Ocean Currents in Weather Routing for Fuel and CO2 Savings


Approximately 90% of trade occurs through maritime shipping, which makes it a significant contributor to greenhouse gas emissions, accounting for 3% of global emissions [1]. Reducing carbon footprint of shipping industry is therefore crucial to combat climate change and achieve the UN’s Sustainable Development Goals. One effective approach to decarbonize the industry is through weather routing. It is a cost-effective tool, which allows shipping companies to select the most energy-efficient navigation routes.

fuel consumption in shipping

In the past, the economic focus of shipping was to minimize the total distance travelled between ports. However, the maritime industry has evolved, recognizing the importance of energy efficiency objectives such as minimizing fuel consumption and greenhouse gas emissions. With fuel costs representing a significant portion of total operating expenses (50-60%) [1], reducing fuel usage not only supports sustainability, but also brings financial benefits.

the role of weather routing

Fuel consumption can be reduced by avoiding routes that require navigation through bad weather and taking advantage of favourable conditions instead. In particular, adverse weather conditions, such as rough sea state, strong winds and currents can increase voyage time and ship’s resistance, leading to higher fuel consumption rates. The optimal routes can be determined through weather routing, which incorporates weather forecasts into voyage planning. According to the International Maritime Organization (IMO), weather routing can reduce fuel consumption by at least 3%, which is substantial, given the scale of the shipping industry [1]. Other benefits of weather routing include enhanced safety of maritime operations, and reduced delays by avoiding unfavourable conditions.


Understanding the speed and direction of ocean currents allows for their utilisation by choosing routes that minimize the resistance caused by currents, resulting in shorter voyage durations and consequently, reduced fuel usage. Strong ocean currents that can potentially be leveraged, usually flow near the western boundaries of ocean basins. Their location is rather stable and often coincides with major shipping routes [2].

Now, the question is how significant these currents are for energy efficiency of ships. To answer this question, we looked into the impact of the Kuroshio current on transit time with the use of weather routing tools.

Kuroshio Current- small changes, big impact

Kuroshio Current (KC) is a warm, north-flowing ocean current on the west side of the North Pacific Ocean basin. Many core shipping routes in East Asia pass through KC. One of these routes connects Taipei and Tokyo.

The shortest distance of 1087 nm between these two ports can be travelled in 63.4 hours at the speed of 15 kts on the route along the current. The optimized route that utilizes the current is 8 mn longer, but takes 1.8 hours (or 2.8%) less to complete. The return trip of the straight route opposes KC and therefore takes 72.5 hours. The alternative route that avoids the adverse current now takes 70.2 hours, which makes it 3.2% faster while being 7 mn longer.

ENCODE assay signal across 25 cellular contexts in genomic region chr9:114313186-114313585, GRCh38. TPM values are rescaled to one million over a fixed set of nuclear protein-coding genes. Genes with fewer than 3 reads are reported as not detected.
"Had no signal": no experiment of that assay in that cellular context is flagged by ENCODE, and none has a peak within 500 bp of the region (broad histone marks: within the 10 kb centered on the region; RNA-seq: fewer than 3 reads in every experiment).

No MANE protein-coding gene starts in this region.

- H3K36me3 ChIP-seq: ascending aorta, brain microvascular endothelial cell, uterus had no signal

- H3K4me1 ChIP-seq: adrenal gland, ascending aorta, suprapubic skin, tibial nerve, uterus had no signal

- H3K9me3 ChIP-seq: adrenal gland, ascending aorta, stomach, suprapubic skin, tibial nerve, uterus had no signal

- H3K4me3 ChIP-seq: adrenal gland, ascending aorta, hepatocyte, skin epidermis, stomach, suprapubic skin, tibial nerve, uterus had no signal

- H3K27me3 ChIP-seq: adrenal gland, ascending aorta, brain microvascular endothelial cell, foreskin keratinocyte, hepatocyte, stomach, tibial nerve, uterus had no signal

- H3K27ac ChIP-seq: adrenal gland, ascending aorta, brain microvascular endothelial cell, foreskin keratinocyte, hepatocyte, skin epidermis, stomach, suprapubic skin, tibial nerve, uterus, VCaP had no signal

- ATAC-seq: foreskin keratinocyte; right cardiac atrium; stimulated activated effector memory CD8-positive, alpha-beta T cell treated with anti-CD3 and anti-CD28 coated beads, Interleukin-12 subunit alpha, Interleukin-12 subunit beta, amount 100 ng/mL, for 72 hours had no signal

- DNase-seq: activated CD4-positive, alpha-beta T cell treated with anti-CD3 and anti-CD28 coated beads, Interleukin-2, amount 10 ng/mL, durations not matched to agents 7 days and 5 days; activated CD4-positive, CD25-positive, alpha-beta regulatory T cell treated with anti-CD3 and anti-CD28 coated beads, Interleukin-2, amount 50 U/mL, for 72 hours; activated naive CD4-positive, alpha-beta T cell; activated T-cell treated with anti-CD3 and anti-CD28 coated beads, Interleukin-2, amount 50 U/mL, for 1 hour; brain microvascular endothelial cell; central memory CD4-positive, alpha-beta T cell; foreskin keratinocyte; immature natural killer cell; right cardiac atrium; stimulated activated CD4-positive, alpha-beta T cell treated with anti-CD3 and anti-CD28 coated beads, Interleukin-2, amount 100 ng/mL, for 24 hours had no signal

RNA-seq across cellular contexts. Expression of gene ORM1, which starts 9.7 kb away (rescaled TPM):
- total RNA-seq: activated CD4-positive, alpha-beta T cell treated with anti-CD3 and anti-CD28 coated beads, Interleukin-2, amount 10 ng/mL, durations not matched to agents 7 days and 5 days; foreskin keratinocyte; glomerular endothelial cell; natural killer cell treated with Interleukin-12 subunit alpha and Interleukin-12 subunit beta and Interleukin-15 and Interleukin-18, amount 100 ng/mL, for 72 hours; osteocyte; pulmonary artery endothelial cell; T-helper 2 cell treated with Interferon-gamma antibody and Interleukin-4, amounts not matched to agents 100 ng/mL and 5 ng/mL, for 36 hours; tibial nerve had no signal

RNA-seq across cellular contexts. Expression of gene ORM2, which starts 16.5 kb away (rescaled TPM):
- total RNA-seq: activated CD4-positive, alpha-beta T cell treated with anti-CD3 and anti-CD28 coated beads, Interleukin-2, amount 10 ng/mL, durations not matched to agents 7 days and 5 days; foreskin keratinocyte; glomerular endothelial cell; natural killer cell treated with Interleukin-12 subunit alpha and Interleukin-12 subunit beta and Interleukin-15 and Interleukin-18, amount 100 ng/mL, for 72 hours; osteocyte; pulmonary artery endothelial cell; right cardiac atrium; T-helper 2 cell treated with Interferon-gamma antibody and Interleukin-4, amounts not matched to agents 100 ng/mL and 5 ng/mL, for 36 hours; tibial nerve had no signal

Figure 1. Examples of the shortest (blue line) and optimized (yellow line) routes from Tokyo to Taipei. Optimized route avoids the adverse current which leads to reduced travel time despite longer distance covered.

The equivalent fuel savings of 3% refer only to shorter travel duration, but there are more aspects to take into account. For instance, ships sailing against the current would consume more fuel to overcome stronger resistance and maintain the desired speed. Moreover, faster voyage means less time-dependent operating costs. The resulting fuel and financial savings are therefore significant. The efficiency gains from ocean currents are even more pronounced for slower vessels, because currents account for a larger percentage of the vessel’s speed. For instance, a ship travelling at 10 kts can save 7.3% in transit time by avoiding adverse KC.

Table 1. Comparison of the shortest and optimised routes connecting Tokyo and Taipei.

what about CO2 emissions?

A ship that selects an optimized route from Tokyo to Taipei emits 15 t of CO2 less than when choosing the shortest route. 15 t of CO2 is how much 110.5 cars use in a day, which is equivalent to a distance of 78 125 km. This shows that sustainability can go hand in hand with economic benefits.


Our study suggests that utilizing ocean currents can result in substantial fuel savings and consequently, reduce greenhouse gas emissions. This illustrates how weather routing can be a game-changer for both economic and environmental sustainability in the maritime sector. As the industry faces growing pressure to reduce its carbon footprint, embracing weather routing and leveraging ocean currents for efficiency are essential steps towards a more sustainable and profitable future for global shipping.

It is worth noting that while weather routing softwares have made crucial progress in optimizing routes based on weather data, they still face challenges in effectively incorporating ocean current data. These limitations will be explored in our future studies.


[1] IAMU, Istanbul Technical University, Improving Energy Efficiency of Ships Through Optimisation of Ship Operations, 2015

[2] Chang et al., The Journal of Navigation, Global Energy-saving map of Strong Ocean Currents, 2015